The upcoming Hellboy reboot The Crooked Man is currently in development, and according to the creator of the iconic comic series, the script for the film is shaping up to be R-rated, and stick to a more horror genre.

Speaking to Variety in an interview, comic book artist and Hellboy creator Mike Mignola updated fans on the status of the film, saying that he just read a new draft for it. According to Mignola, the new film will not only be an R-rated film but also said that director Brian Taylor will be sticking to the horror genre that the Hellboy comics often reside in.

“His intention is to make a horror movie, so that’ll be nice,” said Mignola. “That’ll be interesting. I read the new draft of the screenplay yesterday, and yes, it is definitely R. It’s the first Hellboy script that I read and I went, ‘Oh, it’s a horror movie,’ which is what I wanted. Taylor does not have a reputation as a horror movie director. But, so far, we’ve had two horror movie directors make Hellboy movies and we’ve never gotten a horror movie.”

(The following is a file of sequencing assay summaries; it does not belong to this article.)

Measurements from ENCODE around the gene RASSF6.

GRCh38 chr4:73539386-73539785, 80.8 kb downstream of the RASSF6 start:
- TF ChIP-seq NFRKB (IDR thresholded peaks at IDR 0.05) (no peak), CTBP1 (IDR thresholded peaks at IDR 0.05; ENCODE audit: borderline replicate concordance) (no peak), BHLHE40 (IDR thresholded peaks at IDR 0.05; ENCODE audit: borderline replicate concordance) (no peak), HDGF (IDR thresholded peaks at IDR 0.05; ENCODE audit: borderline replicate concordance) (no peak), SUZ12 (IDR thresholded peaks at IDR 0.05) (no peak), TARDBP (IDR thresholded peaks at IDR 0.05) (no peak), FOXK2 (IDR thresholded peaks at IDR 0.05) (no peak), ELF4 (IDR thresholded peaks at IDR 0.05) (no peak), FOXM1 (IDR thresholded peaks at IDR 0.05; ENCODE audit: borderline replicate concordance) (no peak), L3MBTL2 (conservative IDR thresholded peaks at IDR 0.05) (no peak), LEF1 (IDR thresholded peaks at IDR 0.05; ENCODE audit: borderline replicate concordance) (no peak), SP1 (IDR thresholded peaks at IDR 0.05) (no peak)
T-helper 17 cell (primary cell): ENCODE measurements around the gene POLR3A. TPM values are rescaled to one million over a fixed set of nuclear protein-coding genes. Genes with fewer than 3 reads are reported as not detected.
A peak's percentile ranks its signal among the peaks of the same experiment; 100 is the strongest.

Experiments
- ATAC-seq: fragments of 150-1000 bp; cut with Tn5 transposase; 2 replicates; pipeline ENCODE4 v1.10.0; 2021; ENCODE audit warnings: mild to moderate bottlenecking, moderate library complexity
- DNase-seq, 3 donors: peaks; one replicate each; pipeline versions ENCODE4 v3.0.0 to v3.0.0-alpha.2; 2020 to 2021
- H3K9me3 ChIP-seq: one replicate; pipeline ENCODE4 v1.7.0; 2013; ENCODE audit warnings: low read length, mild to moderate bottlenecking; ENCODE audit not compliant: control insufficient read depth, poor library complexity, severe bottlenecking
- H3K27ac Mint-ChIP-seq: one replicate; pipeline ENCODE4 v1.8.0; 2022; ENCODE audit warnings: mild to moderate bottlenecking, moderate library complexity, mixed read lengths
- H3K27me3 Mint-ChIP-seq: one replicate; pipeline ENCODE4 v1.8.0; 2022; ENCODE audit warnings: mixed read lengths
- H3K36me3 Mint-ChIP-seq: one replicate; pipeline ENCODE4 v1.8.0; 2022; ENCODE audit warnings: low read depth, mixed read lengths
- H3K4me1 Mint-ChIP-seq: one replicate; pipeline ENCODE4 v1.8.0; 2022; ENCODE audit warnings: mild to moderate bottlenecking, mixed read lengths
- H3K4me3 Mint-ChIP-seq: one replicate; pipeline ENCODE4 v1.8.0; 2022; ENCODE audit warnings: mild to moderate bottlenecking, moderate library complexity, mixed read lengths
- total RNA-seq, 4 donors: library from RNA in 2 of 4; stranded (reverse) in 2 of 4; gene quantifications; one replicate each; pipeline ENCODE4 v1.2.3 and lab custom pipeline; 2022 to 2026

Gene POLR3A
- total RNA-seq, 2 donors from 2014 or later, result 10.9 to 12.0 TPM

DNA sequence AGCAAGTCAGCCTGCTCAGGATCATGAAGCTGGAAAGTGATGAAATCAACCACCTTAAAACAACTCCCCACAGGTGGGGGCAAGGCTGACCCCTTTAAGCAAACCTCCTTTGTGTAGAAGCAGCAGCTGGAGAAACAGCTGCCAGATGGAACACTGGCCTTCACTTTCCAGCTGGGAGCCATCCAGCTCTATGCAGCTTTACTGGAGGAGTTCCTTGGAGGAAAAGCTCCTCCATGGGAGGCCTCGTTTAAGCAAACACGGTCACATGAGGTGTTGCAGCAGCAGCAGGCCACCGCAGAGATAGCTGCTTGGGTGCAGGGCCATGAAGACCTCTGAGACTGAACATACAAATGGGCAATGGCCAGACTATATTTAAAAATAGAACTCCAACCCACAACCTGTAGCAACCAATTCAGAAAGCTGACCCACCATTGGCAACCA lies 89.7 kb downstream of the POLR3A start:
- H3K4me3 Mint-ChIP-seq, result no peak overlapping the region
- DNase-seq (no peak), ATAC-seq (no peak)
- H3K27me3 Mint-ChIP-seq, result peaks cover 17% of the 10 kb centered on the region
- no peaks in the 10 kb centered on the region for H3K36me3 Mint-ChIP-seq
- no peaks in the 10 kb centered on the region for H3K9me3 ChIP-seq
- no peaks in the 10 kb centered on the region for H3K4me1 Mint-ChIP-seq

Mignola went on to note that the story of the comics that the film is set to adapt, The Crooked Man, is the best he’s ever written, and he’s glad that such a “small” story is being used for the new film.

“For years, we’ve been saying, if you’re going to make a Hellboy movie, make it small. And the perfect story to do that with is my personal favorite, The Crooked Man. I think it’s one of the best things I’ve ever written. It’s beautifully illustrated by Richard Corben, and it’s a solid story that doesn’t involve a million different characters. Everybody actually agreed from the very beginning, ‘Yes, we want to do that one.’ Budget-wise, it’s good because it’s a lower budget kind of a story. It’s not the Hellboy origin. It’s not Hellboy saving the world. It’s not huge. It’s a subtle, dark, little folk horror story.”

The Crooked Man is being directed by Brian Taylor (Crank) from a script by Hellboy creator Mike Mignola and Chris Golden.

The most recent Hellboy movie was released in 2019 and starred David Harbour. It received largely negative reception from critics and fans and was compared to the popular Guillermo del Toro Hellboy movies of the mid-2000s.

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